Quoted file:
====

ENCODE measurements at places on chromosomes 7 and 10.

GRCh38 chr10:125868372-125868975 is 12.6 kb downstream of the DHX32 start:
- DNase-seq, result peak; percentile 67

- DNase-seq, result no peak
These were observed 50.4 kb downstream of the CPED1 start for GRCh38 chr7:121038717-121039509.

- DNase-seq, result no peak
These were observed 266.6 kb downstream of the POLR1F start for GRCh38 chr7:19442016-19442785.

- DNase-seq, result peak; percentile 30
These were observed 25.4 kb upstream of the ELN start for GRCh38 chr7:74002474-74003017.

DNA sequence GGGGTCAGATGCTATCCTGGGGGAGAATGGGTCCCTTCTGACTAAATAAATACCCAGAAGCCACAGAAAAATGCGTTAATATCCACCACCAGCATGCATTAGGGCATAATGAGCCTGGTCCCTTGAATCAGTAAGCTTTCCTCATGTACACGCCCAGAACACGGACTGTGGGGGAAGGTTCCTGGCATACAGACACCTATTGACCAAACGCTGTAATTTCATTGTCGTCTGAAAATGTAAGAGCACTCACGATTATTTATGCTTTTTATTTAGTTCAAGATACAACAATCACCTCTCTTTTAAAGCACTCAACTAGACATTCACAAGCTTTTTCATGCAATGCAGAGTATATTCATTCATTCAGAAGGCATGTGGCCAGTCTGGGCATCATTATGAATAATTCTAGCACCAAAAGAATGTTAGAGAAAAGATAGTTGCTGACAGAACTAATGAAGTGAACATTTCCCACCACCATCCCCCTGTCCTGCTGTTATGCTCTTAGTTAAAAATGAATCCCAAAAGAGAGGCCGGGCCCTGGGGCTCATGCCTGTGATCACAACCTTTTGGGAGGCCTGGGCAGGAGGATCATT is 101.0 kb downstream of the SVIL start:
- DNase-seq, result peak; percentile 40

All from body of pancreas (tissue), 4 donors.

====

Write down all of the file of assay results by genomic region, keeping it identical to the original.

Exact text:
ENCODE measurements at places on chromosomes 7 and 10.

GRCh38 chr10:125868372-125868975 is 12.6 kb downstream of the DHX32 start:
- DNase-seq, result peak; percentile 67

- DNase-seq, result no peak
These were observed 50.4 kb downstream of the CPED1 start for GRCh38 chr7:121038717-121039509.

- DNase-seq, result no peak
These were observed 266.6 kb downstream of the POLR1F start for GRCh38 chr7:19442016-19442785.

- DNase-seq, result peak; percentile 30
These were observed 25.4 kb upstream of the ELN start for GRCh38 chr7:74002474-74003017.

DNA sequence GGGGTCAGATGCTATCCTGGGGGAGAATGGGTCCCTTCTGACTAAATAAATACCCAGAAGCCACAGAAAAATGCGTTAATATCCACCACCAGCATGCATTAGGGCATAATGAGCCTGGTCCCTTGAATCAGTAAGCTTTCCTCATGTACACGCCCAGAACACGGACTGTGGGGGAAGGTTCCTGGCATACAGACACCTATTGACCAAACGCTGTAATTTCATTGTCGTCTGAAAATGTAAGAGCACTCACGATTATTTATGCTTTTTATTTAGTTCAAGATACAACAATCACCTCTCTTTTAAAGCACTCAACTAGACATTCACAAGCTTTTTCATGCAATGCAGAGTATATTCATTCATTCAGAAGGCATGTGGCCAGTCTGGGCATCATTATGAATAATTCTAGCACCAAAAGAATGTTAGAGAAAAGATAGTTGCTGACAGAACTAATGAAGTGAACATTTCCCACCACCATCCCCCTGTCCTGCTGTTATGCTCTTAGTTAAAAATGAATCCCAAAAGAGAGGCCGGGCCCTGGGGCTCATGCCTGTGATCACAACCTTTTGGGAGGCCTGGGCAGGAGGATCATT is 101.0 kb downstream of the SVIL start:
- DNase-seq, result peak; percentile 40

All from body of pancreas (tissue), 4 donors.